Pinned to the cork was a mock-up of an identification card. The face in the photo was familiar, but the words were not, reading “Department of the Mines, Republic of South Africa.” Ken turned to Caroline and said, “I didn’t know that Polaroid was in South Africa.” She replied, “All I know is that South Africa is a bad place for black people.”

On seeing the words “South Africa,” lessons from Mr. Valder’s tenth grade history class came back to her like an instant image of Polaroid film, along with the memories of the book that deeply impressed her as a teenager. She knew that South Africa was a dark spot of oppression on the globe and wondered why Polaroid had dealings there. The last time the United States heard about the brutality in South Africa was when the Sharpeville Massacre was televised in 1960, ten years earlier, when the police killed seventy protesters. The brutality still existed in the country, but the news wasn’t covering it much. The most recent small headline was just the year before, in 1969, when the United Nations wrote a scathing report on South Africa’s apartheid policies, recommending that companies and countries “desist from collaborating with the government of South Africa.”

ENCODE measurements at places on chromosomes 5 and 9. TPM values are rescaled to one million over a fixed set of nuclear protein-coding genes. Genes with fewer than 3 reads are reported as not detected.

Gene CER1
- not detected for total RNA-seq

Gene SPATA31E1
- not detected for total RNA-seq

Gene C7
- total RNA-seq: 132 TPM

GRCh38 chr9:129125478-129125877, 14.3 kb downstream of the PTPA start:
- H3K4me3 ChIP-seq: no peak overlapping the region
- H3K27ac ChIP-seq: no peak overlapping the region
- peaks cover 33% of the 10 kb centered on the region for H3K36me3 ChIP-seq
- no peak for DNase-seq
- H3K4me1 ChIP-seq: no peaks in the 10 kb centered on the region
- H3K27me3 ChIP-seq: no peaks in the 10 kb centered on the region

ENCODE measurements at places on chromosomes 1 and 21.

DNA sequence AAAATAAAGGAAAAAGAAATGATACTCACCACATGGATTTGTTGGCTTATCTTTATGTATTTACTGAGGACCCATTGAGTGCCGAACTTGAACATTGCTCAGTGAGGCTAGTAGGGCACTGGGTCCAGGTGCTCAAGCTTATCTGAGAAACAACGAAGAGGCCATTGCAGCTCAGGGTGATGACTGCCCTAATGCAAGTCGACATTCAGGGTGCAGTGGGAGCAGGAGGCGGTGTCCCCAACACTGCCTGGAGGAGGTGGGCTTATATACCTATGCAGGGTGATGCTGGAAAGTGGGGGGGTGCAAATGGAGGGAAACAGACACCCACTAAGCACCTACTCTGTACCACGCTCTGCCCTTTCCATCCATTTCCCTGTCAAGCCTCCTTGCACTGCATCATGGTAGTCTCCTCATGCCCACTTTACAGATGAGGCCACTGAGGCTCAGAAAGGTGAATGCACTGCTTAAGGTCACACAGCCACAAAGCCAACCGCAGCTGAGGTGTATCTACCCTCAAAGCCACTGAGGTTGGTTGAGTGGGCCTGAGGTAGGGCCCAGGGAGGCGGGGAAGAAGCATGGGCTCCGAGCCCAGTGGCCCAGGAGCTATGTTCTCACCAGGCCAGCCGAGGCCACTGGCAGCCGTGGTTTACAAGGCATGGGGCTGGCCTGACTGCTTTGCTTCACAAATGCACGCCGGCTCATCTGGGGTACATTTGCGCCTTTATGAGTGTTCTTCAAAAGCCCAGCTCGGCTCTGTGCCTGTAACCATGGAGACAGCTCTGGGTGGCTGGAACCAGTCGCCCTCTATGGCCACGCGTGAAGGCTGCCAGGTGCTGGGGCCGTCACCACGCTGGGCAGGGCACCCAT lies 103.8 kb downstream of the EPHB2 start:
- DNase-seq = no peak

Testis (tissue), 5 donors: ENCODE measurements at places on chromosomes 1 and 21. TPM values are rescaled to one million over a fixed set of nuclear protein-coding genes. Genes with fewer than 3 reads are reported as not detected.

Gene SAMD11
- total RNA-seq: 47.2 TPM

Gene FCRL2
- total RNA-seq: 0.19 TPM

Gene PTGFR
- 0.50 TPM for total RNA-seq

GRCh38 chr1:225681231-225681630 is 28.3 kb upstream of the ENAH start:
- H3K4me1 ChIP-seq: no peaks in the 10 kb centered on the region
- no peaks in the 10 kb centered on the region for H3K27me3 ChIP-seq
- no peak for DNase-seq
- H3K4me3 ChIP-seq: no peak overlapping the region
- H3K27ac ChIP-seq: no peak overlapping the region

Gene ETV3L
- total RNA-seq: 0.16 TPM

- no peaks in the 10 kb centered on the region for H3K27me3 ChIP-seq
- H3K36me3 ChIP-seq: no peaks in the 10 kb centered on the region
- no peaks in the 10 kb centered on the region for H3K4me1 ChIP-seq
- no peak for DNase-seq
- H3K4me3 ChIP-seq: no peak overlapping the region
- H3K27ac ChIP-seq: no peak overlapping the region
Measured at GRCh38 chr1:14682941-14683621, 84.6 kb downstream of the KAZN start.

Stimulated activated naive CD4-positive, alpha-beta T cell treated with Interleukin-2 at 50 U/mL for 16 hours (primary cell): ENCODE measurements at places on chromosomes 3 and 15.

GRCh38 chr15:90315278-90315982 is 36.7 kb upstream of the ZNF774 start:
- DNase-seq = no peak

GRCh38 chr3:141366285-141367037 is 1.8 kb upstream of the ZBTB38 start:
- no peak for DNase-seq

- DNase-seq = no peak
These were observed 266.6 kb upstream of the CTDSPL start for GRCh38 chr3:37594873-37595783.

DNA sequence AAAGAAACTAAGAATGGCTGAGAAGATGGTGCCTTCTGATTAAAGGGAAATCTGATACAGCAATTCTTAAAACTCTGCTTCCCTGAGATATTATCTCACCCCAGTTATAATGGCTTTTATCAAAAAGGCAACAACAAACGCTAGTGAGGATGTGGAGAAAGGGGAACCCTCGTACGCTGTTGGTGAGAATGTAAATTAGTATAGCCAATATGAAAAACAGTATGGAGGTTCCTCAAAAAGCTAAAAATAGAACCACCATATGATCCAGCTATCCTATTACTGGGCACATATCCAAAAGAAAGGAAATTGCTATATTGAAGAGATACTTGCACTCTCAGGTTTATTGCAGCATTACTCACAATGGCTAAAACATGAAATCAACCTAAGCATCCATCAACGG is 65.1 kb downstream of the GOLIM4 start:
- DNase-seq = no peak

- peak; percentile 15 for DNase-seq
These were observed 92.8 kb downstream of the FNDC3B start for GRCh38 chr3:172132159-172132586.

While a picture is said to equal a thousand words, the photo on the bulletin board did not provide enough of them, and only generated more questions. By the end of their lunch, they decided they needed to learn more.